Carolan’s original harp bass

Carolan’s tunes had no base to them originally, as we have been informed by the late Keane Fitzgerald, a native of Ireland, and a good judge of music, who had often seen and heard old Carolan perform. It was only after his decease, in 1738, that his tunes were collected and set for the harpsichord, violin, and German flute, with a base, Dublin, folio, by his son, who published them in London by subscription, in 1747.

Abraham Rees, The Cyclopaedia; or, universal dictionary of arts, sciences and literature. London: Longman, Hurst, Rees, Orme & Brown, 1819. Volume 17, (unpaginated, under ‘Harp’)

4 thoughts on “Carolan’s original harp bass”

  1. An earlier reporting of similar material but with less specific information is in a letter from the English musicologist, Charles Burney, written to Arthur Young in 1791:
    “Carolan, the celebrated modern Irish bard, played only the treble part of tunes” (cited in The Autobiography of Arthur Young: With Selections from His Correspondence, ed. Matilda Betham-Edwards, Cambridge 2012, p.200)

    The jumbled collection of information about ancient lyres, and historical and traditionary information about harps, is similar but not identical. I wonder if Burney fed the information to Rees, or if Burney had also had the same information independently from Keane Fitzgerald? And what about the strange thing about the “Irish harp” having so few strings? Are they getting confused by some English terminological mis-labelling, of something like the “Fairy Bells” zither?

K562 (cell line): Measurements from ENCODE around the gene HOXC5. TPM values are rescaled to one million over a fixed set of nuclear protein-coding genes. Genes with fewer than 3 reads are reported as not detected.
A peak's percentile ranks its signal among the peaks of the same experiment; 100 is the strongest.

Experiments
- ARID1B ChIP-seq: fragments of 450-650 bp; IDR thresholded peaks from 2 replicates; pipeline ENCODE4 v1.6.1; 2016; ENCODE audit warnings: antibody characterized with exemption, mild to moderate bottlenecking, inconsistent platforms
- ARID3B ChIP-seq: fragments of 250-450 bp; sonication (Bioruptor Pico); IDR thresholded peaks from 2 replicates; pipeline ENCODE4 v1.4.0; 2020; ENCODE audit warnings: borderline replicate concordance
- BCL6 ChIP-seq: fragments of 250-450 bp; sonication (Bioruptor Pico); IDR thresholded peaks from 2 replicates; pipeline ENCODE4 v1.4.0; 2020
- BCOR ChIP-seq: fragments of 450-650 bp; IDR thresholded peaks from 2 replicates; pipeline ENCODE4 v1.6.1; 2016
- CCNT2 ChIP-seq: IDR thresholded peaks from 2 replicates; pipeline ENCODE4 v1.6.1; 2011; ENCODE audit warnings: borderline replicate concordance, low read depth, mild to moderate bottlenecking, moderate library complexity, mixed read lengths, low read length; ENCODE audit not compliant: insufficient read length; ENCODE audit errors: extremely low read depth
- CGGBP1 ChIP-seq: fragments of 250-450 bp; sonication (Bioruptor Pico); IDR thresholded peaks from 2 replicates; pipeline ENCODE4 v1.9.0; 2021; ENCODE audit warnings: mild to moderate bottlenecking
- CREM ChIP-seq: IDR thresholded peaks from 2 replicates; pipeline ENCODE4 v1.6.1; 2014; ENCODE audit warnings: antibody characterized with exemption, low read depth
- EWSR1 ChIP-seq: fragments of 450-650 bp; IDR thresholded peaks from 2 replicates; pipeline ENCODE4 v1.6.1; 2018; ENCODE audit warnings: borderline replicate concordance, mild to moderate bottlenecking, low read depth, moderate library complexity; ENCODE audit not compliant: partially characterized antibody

2. Sorry, I did not realise that Burney was the author of the entire “Harp” article as well as most of the other musical entries in the Rees Cyclopedia. We need to check Burney’s archives to see if we can find his papers relating to Keane FitzGerald and Carolan.

    Does the anecdote about Carolan composing using his buttons also come from Keane FitzGerald? I am struggling to find the origins of it. An anonymous reviewer of Walker’s Irish Bards says the anecdote comes from “an Irish gentleman who knew him well”. Another review, of Donal O’Sullivan’s Carolan, by “T. D.” in Music & Letters (April 1959) says that Burney is the source.

    1. The “anonymous reviewer” in The Monthly Review 77, December 1787, is Burney, and so the “Irish gentleman who knew him well” is most likely Keane FitzGerald:

      “Carolan, who was blind, composed, as we have been informed by an Irish gentleman who knew him well, the popular airs which go under his name, upon the buttons of his coat, making them the representatives of the lines and spaces, as Stanley used to compose upon a slate, with convex lines.”

      1. Another line from Burney that probably relates to this same information from Keane FitzGerald is in his General History of Music (1776) volume 1 p.115, where he writes “the Irish harp, which long had a greater number [of strings] than the lyre, and yet these did not suggest to the performers on the harp, the idea of counterpoint, or of playing in parts; as that instrument remained many ages a single or treble instrument, used only for the purpose of playing a simple melody, or single part.” Both Keane and his son are listed as subscribers.

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